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Burials and Births…

There are two items at the end of the November calendar that need to be mentioned. They are, in many ways, tied together.

The first event occurred on November 22, 1882. It was the burial of the Right Rev. Célestin René Laurent Guynemer de la Hailandière, or Bishop Hailandière to the rest of us. The second bishop of the Diocese of Vincennes was interred in the Old Cathedral in Vincennes more than six months after his death and 35 years after his resignation.

When he died in 1882, Francis Silas Chatard was the fifth bishop of Vincennes, living in Indianapolis. If Hailandière had remained bishop, who knows what would have happened to our diocese? What would have happened to the St. Palais, or the Chatards? Would there have continued to be an exodus of priests, like Michael Shawe? Would Mother Theodore Guerin have left the diocese.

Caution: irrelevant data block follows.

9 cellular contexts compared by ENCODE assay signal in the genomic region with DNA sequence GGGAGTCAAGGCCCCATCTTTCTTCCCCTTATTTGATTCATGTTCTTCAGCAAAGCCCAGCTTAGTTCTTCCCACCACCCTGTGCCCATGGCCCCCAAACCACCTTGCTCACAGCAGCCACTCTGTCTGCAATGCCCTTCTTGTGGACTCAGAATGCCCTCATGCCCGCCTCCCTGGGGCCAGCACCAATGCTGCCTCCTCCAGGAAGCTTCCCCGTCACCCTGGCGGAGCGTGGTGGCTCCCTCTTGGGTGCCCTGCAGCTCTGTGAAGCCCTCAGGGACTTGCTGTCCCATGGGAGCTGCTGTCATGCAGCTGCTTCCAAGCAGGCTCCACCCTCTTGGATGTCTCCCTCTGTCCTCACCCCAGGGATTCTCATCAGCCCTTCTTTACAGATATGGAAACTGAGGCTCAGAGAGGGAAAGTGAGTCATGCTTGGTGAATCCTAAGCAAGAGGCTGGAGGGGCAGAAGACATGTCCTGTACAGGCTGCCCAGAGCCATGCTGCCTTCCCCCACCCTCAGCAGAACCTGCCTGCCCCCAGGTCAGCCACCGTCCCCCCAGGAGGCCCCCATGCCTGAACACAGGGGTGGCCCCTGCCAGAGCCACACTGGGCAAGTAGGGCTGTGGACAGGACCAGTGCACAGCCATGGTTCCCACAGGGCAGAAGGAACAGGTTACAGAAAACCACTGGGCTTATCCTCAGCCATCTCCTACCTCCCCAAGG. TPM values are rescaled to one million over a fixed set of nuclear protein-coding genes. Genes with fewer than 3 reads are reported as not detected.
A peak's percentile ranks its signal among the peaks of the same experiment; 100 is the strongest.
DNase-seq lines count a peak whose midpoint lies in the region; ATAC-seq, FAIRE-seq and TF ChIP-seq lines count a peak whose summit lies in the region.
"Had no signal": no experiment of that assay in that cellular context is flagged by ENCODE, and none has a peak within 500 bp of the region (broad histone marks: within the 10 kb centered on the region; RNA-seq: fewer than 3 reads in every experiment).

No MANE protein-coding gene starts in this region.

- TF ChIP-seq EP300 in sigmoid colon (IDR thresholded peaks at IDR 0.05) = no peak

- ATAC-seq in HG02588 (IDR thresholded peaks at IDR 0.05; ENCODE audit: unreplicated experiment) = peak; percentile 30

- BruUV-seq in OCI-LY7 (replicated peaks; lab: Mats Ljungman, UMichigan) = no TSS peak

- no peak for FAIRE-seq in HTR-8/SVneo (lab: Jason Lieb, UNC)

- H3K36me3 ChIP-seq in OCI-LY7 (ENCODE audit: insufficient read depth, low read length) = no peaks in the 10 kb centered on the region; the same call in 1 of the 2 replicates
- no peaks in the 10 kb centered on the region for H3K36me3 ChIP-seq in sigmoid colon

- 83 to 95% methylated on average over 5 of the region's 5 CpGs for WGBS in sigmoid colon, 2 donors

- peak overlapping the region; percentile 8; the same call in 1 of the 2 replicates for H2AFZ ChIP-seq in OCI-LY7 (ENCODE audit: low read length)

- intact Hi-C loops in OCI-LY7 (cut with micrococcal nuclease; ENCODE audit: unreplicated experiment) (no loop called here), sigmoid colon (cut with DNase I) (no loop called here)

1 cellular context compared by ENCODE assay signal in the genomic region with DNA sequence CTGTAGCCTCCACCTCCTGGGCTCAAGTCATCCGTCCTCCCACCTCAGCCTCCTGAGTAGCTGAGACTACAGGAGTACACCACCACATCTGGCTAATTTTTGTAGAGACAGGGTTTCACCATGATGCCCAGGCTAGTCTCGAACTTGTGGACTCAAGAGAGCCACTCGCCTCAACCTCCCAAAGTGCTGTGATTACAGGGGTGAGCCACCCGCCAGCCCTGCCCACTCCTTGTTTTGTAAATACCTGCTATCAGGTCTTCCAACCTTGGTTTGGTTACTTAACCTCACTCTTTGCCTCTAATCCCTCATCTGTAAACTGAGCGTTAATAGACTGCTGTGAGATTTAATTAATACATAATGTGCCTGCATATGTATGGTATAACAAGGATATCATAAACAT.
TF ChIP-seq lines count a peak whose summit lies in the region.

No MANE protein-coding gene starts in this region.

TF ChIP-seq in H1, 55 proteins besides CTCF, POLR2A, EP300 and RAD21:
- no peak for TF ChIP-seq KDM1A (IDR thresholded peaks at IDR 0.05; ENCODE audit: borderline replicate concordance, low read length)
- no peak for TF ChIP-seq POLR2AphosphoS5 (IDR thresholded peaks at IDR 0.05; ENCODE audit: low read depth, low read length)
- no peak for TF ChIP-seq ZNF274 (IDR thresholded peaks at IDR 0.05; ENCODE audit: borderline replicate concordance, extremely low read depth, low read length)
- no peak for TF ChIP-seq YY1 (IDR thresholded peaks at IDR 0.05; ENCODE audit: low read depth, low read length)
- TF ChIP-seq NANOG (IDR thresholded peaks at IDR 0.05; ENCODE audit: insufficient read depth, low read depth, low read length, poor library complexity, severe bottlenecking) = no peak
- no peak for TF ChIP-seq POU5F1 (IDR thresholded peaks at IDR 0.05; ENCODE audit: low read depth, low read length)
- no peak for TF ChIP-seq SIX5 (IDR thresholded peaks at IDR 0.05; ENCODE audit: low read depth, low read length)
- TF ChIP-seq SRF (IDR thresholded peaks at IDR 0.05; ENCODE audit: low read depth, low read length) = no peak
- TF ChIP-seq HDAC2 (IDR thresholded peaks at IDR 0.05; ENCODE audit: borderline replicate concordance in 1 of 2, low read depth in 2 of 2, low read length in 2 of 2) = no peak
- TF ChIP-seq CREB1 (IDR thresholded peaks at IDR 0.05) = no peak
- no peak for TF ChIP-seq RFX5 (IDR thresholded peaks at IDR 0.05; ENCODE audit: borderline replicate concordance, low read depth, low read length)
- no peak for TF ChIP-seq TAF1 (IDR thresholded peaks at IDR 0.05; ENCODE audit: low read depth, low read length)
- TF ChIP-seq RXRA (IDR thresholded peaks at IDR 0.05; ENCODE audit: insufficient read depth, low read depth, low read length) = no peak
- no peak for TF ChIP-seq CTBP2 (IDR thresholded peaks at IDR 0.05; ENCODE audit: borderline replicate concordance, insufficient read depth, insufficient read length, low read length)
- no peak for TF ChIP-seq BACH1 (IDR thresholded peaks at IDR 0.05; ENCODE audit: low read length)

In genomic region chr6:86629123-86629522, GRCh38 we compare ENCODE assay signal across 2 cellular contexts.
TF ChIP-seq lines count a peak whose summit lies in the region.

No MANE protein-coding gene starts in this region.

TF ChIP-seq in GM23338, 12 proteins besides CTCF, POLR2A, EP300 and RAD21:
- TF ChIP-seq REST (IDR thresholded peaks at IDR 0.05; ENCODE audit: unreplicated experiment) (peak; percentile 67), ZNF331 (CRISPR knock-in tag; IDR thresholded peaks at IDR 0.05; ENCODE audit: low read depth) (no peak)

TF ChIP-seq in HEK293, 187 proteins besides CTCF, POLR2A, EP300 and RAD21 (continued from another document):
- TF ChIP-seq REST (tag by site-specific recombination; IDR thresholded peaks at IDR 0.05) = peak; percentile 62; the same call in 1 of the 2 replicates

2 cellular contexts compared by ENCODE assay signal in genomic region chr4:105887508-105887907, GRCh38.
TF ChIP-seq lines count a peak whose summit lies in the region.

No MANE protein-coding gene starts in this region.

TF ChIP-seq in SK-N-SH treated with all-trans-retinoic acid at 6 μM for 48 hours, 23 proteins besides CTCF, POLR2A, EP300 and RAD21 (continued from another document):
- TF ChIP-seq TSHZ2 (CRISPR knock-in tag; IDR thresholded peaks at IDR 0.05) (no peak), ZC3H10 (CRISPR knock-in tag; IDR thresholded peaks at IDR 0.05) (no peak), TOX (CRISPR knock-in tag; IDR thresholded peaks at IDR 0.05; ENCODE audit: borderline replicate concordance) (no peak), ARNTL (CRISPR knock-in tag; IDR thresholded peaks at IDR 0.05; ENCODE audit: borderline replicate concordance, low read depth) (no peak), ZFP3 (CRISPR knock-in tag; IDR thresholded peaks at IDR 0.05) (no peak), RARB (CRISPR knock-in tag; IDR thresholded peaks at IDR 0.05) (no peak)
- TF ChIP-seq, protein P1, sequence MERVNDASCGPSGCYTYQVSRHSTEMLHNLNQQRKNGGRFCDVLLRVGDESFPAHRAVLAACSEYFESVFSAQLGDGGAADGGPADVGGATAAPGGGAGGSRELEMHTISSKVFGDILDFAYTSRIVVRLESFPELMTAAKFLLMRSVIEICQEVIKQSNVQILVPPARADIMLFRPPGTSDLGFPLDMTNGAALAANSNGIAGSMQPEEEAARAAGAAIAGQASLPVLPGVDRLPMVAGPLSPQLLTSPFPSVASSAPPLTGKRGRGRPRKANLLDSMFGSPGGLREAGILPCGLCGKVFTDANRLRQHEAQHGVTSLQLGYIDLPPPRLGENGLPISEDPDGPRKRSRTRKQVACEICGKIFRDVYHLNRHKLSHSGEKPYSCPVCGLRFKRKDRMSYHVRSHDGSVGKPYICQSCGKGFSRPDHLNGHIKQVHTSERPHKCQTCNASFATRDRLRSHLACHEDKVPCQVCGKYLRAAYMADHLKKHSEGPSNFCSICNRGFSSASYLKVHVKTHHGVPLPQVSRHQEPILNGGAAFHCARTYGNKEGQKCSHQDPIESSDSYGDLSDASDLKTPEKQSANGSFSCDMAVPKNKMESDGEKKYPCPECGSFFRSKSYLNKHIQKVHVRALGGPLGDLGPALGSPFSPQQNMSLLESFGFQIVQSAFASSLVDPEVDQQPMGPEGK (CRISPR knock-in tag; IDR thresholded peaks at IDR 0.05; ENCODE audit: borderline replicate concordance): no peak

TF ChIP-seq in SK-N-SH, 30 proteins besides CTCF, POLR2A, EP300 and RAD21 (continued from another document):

In all fairness to Hailandière, he was certainly a man who was concerned about his diocese and his Church. It is easy for us to criticize him now. I was dismayed to read some of the stories about St. Mother Theodore when they referred to Hailandière as some sort of evil man. He was not. Of course, he certainly had his personal problems. He was probably one of those people who can never be told they are wrong.

After his resignation on July 16, 1847, Hailandière spent some time in New Orleans, then returned to his ancestral home in France. He died on May 1, 1882.

The other occasion worth noting in November was the establishment, on November 28, 1843, of the new diocese of Chicago. This was, of course, during the time that Hailandière was the bishop. The Diocese of Vincennes held the entire state of Indiana, and the eastern half of Illinois, including Chicago. Once the new diocese was established, and it’s first bishop, William Quarter, arrived in May of 1844, Vincennes gave up that territory.

Chicago is now, of course made up of 2.3 million Catholics and is one of the largest dioceses in the United States.


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